Irish pork recalled
Ireland has issued a massive pork recall after test results showed that the pork products may have been tainted with a potentially cancer-causing chemical. According to the Associated Press, health officials took a precautionary move and warned approximately 25 countries not to consume any pork product produced in Ireland since Sept. 1. It was discovered that dioxins had been in the pigs' feed.
Ireland's Food Safety Authority said the dioxin made its way into the pork after the pig feed was tainted with industrial oil. Only 10 percent of the countries pork products were affected, however, this was processed and mixed with other meats, and caused for widespread contamination.
According to the BBC, tests showed that some pork products contained up to 200 times more dioxins than the normal limit.
However, the UK's Food Standards Agency said it didn't believe that its consumers faced any "significant risk" at this point in time, citing that the health risk was extremely low, and that a person would have to consume a large amount of the dioxins in order to see any visible effect.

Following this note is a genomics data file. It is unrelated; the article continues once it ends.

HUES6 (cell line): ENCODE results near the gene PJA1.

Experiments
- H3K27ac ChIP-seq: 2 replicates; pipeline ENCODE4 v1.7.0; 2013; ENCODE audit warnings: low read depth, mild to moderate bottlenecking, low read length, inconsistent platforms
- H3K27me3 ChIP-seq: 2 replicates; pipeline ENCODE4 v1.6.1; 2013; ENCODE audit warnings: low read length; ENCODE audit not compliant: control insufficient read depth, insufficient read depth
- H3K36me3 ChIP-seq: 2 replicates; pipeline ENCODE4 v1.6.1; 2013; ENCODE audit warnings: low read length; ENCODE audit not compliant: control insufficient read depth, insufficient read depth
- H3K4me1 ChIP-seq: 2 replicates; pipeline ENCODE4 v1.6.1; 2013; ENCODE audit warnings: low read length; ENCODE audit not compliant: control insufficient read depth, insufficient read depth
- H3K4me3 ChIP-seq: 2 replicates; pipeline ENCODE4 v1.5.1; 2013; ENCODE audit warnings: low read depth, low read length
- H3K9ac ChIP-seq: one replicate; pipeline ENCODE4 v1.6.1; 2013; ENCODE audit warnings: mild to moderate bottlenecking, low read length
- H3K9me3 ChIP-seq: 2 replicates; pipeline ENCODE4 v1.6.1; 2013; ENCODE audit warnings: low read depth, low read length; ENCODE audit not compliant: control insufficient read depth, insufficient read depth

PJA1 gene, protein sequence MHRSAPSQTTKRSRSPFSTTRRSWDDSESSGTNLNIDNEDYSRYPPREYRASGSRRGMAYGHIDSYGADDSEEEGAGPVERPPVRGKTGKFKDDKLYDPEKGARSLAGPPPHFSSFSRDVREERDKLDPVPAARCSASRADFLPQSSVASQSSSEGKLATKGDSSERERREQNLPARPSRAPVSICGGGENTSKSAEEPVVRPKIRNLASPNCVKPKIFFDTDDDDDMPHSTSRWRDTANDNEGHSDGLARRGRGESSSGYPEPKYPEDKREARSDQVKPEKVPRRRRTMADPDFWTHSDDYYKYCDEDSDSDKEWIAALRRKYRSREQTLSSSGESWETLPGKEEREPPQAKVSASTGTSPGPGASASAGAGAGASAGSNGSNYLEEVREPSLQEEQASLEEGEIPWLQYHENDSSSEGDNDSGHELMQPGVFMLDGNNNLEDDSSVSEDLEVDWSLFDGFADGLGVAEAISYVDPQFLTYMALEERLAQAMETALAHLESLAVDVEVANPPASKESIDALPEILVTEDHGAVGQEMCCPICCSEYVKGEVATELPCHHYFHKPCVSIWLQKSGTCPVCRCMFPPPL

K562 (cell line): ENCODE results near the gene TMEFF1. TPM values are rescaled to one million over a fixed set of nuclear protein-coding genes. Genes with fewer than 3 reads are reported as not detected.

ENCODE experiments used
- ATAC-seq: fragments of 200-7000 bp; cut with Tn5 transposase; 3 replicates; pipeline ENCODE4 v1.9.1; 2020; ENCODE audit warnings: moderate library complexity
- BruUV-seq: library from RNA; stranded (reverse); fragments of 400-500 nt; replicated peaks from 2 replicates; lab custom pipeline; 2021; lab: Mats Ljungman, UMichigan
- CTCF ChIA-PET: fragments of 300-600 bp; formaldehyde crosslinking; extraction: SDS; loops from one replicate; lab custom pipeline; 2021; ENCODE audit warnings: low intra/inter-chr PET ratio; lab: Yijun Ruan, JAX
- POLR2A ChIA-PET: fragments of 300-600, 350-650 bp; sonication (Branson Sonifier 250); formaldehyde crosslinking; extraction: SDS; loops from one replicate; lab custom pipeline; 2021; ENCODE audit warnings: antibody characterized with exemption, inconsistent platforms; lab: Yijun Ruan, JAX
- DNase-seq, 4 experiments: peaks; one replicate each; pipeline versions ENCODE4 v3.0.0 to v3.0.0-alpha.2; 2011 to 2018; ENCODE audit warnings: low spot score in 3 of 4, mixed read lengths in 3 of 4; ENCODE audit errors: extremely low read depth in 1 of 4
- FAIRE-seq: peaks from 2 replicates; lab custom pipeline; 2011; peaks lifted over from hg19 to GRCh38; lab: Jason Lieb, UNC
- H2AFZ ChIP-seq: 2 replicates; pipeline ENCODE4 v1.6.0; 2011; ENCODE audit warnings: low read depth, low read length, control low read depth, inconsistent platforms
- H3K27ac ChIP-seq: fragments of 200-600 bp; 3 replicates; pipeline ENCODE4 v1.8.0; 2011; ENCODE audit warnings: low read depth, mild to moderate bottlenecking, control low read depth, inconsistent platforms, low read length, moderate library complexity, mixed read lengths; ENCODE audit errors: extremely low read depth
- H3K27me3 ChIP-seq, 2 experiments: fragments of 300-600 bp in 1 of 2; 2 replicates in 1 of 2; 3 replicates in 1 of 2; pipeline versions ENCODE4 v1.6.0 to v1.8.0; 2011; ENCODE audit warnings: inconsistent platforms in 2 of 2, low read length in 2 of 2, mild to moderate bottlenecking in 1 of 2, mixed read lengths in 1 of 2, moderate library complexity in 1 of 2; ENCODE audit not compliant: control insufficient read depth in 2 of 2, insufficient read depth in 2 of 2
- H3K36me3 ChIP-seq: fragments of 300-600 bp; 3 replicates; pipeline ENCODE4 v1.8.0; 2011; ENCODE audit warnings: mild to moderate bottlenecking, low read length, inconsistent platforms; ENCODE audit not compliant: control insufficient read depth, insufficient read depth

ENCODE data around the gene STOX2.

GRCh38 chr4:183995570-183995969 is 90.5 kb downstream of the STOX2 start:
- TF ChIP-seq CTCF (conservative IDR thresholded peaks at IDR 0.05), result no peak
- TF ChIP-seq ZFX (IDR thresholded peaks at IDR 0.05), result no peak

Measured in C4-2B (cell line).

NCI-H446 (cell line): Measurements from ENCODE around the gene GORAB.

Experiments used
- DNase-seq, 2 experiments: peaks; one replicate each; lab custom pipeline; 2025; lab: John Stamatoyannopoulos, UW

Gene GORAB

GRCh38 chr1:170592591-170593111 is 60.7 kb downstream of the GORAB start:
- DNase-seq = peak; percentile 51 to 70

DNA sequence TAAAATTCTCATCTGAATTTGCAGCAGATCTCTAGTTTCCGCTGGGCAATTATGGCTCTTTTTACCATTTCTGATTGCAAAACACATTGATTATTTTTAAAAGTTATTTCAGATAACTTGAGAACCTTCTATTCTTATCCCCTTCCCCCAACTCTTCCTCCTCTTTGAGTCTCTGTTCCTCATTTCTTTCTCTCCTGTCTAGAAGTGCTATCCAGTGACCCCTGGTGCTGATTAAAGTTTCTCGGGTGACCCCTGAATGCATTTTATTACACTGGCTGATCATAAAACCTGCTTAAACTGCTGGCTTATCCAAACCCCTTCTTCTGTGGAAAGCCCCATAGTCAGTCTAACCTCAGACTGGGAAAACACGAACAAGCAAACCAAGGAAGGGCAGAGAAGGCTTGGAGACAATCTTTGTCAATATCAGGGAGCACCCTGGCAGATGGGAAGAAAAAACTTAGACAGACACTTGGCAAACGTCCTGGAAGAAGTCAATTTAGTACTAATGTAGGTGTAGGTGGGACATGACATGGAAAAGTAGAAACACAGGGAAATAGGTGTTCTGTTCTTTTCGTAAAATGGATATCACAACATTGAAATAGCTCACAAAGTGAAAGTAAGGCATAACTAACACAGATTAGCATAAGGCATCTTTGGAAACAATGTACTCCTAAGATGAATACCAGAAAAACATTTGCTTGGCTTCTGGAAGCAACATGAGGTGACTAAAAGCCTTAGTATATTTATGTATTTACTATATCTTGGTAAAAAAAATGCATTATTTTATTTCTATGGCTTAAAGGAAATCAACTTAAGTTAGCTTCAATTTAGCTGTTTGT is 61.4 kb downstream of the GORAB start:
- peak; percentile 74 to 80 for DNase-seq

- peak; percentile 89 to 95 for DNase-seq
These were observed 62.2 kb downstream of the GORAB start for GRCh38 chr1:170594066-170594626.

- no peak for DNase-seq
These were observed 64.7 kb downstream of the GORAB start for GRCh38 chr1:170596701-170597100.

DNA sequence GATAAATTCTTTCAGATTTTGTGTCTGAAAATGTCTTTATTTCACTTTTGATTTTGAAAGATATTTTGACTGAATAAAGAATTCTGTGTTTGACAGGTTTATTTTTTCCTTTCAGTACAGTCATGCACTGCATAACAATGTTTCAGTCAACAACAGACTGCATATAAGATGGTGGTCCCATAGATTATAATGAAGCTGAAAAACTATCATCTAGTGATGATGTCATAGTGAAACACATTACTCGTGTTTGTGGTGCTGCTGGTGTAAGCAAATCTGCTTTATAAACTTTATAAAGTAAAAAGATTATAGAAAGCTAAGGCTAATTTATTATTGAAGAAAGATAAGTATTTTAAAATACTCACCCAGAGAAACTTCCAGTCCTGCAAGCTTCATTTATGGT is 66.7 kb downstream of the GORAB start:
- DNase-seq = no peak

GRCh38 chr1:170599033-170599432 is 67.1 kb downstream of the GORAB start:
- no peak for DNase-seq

Farmers, according to the Associated Press, are calling this whole ordeal a nightmare, especially in this economy. Ireland's pig industry brings in approximately 450 million euro, or $570 each year.
Irish farms produce more than 3 million pigs a year. Half of these are consumed within Ireland, but is also heavily exported to neighboring countries and grocery stores and processed meats throughout much of Europe and Asia.
"We're actually reeling in shock at the moment at the scale of this disaster," Tim Cullinan, an official with the Irish Farmers Association and a pig farmer, told Irish state radio RTE. "It couldn't have come at worse time, the weeks leading up to Christmas. ... It's a nightmare, to be honest," he said. (AP)